Callooh! Callay! for Calochortus

If you have only visited the front country trails you may think that there is only one mariposa lily which blooms for the Fourth of July. But in the back-country there is a far greater variety of these lilies and they start blooming in April. In fact, this past week.

A week ago there were no Mariposa Lilies blooming on the trails I traverse, and now there are four different species in bloom.

Butterfly Mariposa Lily

Calochortus albus
White fairy lantern
Calochortus catalinae
Catalina mariposa lily
Calochortus catalinae flower
C. splendens
Lilac Mariposa Lily
Calochortus splendens flower
C. venustus
Butterfly Mariposa Lily

All four of these lilies are currently blooming in the back country (and none was last week).

The white fairy lantern is probably the most common of the four. In the last week I’ve seen it on Snyder Trail, Santa Cruz trail, and the road from lower to upper Oso. In the past I’ve seen them at the Painted Cave, on Camino Cielo, Arroyo Burro (back country road and trail), around Forbush, around the Grotto… It usually blooms into June.

The Catalina Mariposa lily is currently blooming on Santa Cruz trail and the road between the Osos. I’ve never seen it before so I don’t know how long it blooms.

There is one Lilac Mariposa lily blooming on the road between the Osos. Unfortunately it’s not easy to find, and I’ve never seen it before this year.

There are 6 Butterfly Mariposas blooming on Blue Canyon trail on a sunny hillside between Forbush and Cottam Meadows. Later in the year there will be a lot more along the trail and both Forbush and Cottam will be full of them (I’ve also seen them on the backside of Arroyo Burro trail, Mathias trail and Snyder trail). I’ve never seen them blooming earlier than May before (but I may not have visited this spot either). They usually bloom into June.

Also blooming at Forbush now are Western Tiger Swallowtail Mariposas:
Here one is sucking nectar from Blue Dicks while ignoring the Blue-Eyed Grass.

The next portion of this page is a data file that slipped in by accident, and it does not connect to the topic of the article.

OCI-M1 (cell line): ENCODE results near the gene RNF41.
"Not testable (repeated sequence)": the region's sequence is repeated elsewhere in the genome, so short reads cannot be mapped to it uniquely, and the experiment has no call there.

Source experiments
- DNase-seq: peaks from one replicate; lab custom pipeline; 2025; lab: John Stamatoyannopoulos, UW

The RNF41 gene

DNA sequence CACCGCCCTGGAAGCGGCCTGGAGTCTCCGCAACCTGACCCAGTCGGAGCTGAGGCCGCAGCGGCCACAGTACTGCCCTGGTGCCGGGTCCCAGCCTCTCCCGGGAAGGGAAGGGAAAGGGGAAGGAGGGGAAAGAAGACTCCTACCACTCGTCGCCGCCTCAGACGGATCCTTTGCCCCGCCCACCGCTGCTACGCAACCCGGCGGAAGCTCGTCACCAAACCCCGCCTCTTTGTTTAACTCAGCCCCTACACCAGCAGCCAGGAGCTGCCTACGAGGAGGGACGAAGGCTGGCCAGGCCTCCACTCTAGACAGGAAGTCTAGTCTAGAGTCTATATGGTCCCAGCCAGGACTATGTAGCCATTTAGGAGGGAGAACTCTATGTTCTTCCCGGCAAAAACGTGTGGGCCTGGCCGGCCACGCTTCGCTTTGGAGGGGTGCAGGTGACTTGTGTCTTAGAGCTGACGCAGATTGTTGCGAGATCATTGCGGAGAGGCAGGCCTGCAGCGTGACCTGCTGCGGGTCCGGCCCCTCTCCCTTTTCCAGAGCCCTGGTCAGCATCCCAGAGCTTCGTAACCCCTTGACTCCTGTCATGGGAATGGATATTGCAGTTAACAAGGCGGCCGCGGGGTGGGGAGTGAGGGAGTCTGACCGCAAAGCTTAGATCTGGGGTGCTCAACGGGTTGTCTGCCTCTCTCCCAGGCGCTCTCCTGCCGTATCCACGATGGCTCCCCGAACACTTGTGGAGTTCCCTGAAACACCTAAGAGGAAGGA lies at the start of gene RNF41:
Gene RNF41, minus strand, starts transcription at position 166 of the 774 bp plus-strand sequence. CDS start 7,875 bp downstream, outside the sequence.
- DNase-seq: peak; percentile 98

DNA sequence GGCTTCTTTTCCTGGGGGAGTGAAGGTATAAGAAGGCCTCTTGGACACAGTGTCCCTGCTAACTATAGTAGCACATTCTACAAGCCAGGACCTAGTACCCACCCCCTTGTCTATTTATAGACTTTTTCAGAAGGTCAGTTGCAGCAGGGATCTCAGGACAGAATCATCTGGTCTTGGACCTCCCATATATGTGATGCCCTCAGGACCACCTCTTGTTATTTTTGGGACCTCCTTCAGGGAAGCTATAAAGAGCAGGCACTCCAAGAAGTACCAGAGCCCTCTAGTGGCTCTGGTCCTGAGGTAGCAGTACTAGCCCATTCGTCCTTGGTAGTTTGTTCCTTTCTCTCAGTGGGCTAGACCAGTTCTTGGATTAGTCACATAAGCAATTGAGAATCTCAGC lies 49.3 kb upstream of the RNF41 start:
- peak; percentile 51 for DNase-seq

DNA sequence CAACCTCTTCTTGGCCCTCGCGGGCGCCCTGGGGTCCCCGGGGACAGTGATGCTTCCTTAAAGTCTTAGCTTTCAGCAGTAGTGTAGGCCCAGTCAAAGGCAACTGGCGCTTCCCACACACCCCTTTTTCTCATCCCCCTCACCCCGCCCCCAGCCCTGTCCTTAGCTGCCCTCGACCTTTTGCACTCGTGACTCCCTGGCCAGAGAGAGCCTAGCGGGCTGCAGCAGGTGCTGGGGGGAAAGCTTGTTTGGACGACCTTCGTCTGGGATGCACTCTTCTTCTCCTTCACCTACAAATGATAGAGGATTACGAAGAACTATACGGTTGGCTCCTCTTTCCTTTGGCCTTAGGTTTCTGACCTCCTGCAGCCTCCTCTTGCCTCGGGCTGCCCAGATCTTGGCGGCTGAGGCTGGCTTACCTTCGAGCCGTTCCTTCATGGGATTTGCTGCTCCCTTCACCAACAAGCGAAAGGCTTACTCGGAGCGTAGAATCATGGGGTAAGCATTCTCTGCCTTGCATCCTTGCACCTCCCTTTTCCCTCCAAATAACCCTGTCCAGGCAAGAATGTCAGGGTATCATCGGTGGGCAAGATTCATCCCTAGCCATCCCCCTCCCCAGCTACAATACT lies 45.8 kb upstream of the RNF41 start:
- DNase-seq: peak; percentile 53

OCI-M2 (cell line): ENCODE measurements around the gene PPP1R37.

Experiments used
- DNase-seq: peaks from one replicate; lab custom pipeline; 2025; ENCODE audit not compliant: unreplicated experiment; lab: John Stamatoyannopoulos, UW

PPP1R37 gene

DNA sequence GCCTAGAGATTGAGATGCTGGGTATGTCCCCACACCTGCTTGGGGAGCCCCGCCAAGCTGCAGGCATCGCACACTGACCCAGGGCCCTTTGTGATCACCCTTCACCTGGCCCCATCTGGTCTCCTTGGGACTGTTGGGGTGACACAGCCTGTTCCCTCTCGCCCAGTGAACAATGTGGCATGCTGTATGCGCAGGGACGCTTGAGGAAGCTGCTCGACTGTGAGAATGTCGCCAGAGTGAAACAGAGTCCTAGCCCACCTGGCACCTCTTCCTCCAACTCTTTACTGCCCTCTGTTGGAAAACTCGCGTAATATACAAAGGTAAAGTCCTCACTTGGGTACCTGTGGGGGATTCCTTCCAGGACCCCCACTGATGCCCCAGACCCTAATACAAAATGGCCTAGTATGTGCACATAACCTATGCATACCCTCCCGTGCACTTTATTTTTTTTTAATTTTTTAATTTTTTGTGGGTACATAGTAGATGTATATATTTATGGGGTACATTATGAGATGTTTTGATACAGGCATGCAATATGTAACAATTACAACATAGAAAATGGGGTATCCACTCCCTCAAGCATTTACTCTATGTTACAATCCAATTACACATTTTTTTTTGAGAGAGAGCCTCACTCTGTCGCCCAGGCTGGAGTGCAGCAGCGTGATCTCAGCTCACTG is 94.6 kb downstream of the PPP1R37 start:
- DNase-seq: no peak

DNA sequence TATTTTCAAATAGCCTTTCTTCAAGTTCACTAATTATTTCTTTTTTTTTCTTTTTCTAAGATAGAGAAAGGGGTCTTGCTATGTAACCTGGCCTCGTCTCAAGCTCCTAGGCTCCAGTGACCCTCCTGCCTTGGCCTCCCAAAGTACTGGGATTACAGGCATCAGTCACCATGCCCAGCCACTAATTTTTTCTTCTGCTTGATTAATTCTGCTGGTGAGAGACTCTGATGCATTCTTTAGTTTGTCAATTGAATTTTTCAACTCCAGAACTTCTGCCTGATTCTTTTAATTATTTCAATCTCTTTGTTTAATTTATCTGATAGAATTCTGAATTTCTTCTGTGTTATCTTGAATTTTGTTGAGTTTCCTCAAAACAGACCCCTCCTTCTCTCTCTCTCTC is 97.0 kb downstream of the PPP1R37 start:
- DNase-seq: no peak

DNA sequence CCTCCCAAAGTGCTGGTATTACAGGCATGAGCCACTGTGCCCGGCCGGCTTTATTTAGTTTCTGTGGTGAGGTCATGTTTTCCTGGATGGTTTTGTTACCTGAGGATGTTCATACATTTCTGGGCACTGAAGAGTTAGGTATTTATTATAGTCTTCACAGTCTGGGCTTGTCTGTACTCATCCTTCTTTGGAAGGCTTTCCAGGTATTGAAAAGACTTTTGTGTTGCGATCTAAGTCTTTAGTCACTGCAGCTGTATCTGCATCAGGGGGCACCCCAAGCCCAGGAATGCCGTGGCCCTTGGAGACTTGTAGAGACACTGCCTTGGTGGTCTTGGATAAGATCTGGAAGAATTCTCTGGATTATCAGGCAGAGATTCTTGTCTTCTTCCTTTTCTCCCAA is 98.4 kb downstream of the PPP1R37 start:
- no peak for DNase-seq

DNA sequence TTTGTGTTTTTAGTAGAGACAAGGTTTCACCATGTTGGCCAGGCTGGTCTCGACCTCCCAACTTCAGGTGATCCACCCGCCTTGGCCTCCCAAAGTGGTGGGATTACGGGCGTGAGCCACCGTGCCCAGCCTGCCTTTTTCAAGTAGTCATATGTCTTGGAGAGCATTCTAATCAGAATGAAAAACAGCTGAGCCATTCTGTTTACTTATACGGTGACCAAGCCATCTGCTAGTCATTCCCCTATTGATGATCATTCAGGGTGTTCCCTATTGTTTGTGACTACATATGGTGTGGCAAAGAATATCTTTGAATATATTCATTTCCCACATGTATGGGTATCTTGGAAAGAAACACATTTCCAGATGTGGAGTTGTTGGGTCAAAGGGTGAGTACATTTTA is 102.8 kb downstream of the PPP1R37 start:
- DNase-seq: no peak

Another genus that has recently become visible is the suncup genus — well, it used to be one genus, now it’s about three, but they are closely related… When I first saw a suncup I thought it was some weird giant mustard flower, but aside from being yellow and having four petals the two are not really alike.

Camissoniopsis ignota
Jurupa Hills Sun Cup
Camissoniopsis ignota flower
Camissonia strigulosa
Sandysoil suncup
Camissonia strigulosa flowers
Eulobus californicus
California suncup

The California Suncup is the most obvious of the three; it grows a about a yard tall with nice big flowers. I’ve seen it blooming in the last week on Mountain Dr., Cold Spring East Fork (near the top), and Blue Canyon. I expect it is now blooming on Jesusita too as I saw shoot coming up two weeks ago.

Sandy Soil Suncup is much more discrete; a small plant about 8 inches high with small flowers. It is also blooming on Mountain Dr. and in Cottam Meadow, and on Blue Canyon trail.

Jurupa Hills Sun Cups are even smaller; a small rosette of leaves maybe 3 inches in diameter and 1 inch tall with small flowers. I’ve seen it on Santa Cruz trail, Cold Spring between Camino Cielo and Forbush, and Blue Canyon between Forbush and Cottam.

Imbricate Placelia
This past week is also the first time this year I have seen Red-Maids, Globe Gilia, Pale Larkspur and Imbricate Phacelia bloom.


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